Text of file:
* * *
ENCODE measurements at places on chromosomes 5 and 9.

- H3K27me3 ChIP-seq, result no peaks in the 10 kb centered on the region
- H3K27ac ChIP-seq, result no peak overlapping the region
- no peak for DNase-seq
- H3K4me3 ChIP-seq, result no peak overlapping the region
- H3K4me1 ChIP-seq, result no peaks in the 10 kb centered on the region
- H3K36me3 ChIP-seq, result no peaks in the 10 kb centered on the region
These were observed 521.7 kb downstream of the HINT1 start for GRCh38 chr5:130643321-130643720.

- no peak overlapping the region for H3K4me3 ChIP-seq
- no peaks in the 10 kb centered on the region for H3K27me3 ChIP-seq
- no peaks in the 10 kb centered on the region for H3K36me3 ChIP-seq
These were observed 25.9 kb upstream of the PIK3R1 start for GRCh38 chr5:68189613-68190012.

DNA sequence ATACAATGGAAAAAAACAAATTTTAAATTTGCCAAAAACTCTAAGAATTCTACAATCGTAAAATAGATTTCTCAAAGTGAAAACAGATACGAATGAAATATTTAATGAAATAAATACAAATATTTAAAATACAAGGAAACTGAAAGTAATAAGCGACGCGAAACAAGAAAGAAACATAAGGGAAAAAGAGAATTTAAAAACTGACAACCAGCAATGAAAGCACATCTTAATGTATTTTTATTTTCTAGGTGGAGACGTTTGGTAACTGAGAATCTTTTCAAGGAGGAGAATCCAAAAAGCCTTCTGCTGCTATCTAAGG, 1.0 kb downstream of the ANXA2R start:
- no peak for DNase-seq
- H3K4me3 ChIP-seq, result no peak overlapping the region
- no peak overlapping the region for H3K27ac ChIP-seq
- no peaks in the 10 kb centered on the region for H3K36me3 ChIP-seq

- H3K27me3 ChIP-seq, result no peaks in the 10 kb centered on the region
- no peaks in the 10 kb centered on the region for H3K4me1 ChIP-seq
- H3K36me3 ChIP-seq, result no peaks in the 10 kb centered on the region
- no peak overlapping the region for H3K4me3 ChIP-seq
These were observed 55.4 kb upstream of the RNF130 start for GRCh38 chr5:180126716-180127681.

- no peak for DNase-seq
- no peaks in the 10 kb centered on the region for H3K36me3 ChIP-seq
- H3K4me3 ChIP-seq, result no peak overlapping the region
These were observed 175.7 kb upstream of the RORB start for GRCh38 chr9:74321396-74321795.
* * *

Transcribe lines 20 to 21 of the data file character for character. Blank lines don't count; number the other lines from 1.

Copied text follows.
- H3K36me3 ChIP-seq, result no peaks in the 10 kb centered on the region
- no peak overlapping the region for H3K4me3 ChIP-seq